Advancements in Christmas trees credited to WSU professor

Science: Gary Chastagner’s research identified Nordmann fir to be most resistant to root rot

of the HeraldDecember 4, 2013 

If a perfect Christmas tree exists, it’s more than likely Gary Chastagner will be the one to discover it.

For more than 30 years, the professor of plant pathology at Washington State University’s Puyallup Research and Extension Center has conducted research on conifers of various origins to help identify species with good needle retention and those that are the most resistant to disease.

“I’m interested in making sure we can improve the overall quality of trees to consumers,” Chastagner said.

In 1981, Chastagner began to apply his plant pathology background to the Christmas tree industry when he researched ways to manage Swiss needle cast, a fungus disease that attacks Douglas fir in Washington and Oregon. At the time, the loss of needles caused by the disease was resulting in harvest losses that were estimated to be $3.4 million. The disease reduced the quality of trees once they were displayed indoors.

From his research, Chastagner helped to develop a disease management program. The treatment cost about five cents per tree.

Today, Swiss needle cast is all but eliminated from Christmas tree farms in the Northwest.

Included in his 15 acres of trees at the WSU-Puyallup Research and Extension Center are plantings of Eurasian Nordmann and Turkish firs. Chastagner’s research has shown that these species of trees, which originate from the Caucasus Mountains east of the Black Sea and Turkey, are resistant to Phytophthora root rot. This is a soil borne disease that limits where consumer desirable species, such as Noble fir, can be grown.

Chastagner and graduate student Katie McKeever are collecting isolates of this pathogen from all of the major Christmas tree production regions in the U.S. to identify the mechanism associated with resistance to Phytophthora root rot.

“Growers can plant Nordmann and Turkish firs in lower elevation sites with heavier soils, and they don’t have some of the diseases and pest problems that occur on other trees,” Chastagner said. “These exotics are promising new species in the Northwest.”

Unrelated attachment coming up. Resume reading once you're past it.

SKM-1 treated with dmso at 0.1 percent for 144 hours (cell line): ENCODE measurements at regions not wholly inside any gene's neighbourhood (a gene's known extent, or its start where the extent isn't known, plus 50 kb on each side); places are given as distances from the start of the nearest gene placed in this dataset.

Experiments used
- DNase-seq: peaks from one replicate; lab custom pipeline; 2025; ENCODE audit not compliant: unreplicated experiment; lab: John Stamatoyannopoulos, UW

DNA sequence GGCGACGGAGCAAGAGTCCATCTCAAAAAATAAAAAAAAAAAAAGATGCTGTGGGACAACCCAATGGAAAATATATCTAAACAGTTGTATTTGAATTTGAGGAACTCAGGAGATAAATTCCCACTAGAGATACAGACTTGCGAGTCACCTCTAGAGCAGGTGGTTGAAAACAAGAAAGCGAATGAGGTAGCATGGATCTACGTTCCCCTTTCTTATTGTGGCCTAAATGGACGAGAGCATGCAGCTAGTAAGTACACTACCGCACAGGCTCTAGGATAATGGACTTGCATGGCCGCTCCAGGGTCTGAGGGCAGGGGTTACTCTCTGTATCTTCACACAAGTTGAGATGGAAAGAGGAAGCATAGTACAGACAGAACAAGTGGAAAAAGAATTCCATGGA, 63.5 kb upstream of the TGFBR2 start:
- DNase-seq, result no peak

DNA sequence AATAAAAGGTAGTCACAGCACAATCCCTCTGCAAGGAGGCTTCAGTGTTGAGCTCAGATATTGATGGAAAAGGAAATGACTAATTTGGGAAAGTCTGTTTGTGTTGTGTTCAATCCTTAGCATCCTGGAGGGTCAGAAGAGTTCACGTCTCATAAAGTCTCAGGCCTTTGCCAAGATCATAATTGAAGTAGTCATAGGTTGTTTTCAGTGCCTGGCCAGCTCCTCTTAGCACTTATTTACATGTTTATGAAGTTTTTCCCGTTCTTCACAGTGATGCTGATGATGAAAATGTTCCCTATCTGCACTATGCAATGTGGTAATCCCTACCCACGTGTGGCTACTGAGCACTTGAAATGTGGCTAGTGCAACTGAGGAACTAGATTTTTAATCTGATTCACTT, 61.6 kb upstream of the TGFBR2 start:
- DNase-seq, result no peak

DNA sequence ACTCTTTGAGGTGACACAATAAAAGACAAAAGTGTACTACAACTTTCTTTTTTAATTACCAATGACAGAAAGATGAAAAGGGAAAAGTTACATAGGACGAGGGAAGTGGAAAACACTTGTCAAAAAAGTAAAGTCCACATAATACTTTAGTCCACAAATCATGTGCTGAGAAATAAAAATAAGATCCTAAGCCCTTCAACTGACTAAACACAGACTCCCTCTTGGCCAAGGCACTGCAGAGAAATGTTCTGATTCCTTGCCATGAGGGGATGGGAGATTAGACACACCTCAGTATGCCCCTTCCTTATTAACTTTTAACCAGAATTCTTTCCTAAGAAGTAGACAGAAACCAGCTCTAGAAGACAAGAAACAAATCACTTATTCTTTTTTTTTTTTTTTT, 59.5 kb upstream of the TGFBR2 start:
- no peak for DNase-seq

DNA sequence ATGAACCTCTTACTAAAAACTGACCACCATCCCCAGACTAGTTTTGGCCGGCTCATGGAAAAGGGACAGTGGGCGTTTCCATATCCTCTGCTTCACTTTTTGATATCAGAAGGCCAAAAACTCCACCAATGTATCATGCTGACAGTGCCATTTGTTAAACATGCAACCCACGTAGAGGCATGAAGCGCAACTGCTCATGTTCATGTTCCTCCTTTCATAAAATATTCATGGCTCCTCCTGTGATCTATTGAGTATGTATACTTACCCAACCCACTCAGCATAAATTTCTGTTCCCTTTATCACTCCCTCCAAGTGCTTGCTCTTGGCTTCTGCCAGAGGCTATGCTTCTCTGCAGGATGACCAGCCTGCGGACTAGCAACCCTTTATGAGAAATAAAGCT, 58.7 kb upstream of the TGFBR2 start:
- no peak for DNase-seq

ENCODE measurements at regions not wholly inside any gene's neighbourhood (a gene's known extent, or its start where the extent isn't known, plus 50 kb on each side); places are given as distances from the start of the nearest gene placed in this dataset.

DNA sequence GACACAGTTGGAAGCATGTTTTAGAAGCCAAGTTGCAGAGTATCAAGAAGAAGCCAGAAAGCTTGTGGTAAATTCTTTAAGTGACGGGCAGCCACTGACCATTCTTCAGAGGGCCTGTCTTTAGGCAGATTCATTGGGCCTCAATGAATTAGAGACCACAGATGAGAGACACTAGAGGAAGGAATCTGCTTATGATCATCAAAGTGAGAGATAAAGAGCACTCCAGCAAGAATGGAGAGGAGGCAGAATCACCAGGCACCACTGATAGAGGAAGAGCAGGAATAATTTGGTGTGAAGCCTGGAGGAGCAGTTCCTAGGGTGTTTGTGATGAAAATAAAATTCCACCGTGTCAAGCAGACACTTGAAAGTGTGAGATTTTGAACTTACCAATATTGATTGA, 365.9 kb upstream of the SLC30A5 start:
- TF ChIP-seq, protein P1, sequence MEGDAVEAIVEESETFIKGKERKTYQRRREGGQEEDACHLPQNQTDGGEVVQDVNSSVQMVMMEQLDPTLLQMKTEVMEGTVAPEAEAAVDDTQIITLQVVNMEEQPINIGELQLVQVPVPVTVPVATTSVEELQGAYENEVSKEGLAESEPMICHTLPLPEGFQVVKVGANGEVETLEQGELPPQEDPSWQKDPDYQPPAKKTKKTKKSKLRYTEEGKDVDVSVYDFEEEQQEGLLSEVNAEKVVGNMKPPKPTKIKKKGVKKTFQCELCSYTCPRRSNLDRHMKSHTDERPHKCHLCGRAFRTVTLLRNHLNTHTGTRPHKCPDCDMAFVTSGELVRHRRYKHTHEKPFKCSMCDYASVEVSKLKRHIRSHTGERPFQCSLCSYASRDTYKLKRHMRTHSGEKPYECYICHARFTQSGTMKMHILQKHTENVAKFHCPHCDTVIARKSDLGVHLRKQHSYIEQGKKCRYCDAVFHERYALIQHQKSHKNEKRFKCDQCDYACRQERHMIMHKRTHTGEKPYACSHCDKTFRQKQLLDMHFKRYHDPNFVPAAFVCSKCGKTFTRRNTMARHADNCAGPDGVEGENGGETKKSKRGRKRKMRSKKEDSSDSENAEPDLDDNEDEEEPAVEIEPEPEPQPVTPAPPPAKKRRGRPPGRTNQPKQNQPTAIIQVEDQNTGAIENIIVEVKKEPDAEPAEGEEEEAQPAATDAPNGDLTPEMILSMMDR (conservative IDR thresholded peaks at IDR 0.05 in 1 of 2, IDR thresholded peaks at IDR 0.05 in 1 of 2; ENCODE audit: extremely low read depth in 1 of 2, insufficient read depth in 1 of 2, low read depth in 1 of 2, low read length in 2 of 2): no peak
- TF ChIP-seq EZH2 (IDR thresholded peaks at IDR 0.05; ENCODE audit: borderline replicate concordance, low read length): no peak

Nordmann firs account for 10 percent of production in the Northwest.

In addition to helping growers produce healthy trees, Chastagner also leads the largest research program relating to post-harvest care and handling of Christmas trees in the U.S.

Chastagner has performed shipping trials to a number of states and found that very little moisture loss occurs during shipment. His research also has been used to help Christmas retailers in warmer climates, such as Arizona, with the best practices to keep trees moist and fresh for a longer period of time. As a result, tree lot retailers now have timed misters that water trees on display regularly, Chastagner said.

“By maintaining high moisture content in cut trees, you reduce needle loss and improve the quality of trees available to consumers,” he said. “In the Pacific Northwest, growers are blessed that they can cut and store trees under our cool, moist conditions with very little moisture loss.”

From the Nordmann and Turkish fir trees, and the others from various origins, Chastagner and his team perform detached-branch tests in a controlled post-harvest lab on the extension center grounds. Each branch is given a number to identify the tree source. Branches are placed in the post-harvest lab, where the temperature is set at 65 to 68 degrees with humidity at 45 percent.

“We are looking for a slow drying of the branches that creates ideal conditions for the physiological process associated with the loss of the needles to occur,” Chastagner said. “After 10 days, we rate the branches and can tell which trees have genetically superior needle retention characteristics.”

Chastagner said needle trials start in late September and continue through December.

Through his needle retention research, Chastagner strives to identify species of trees that grow well and are resistant to needle loss. Growers have established a number of seed orchards using this material that will enable the industry to provide consumers with superior trees in the future.

Throughout his years of research, Chastagner said he’s benefited from collaborative partnerships with growers and colleagues at other institutions.

“In this day and age, it’s all about collaboration and relationships that enable us to find solutions to the complex disease and quality issues growers are facing,” Chastagner said. “Growers appreciate when someone comes out and helps them with their problems.”

Reporter Andrew Fickes can be reached at 253-552-7001 or by email at Follow him on Twitter, @herald_andrew.

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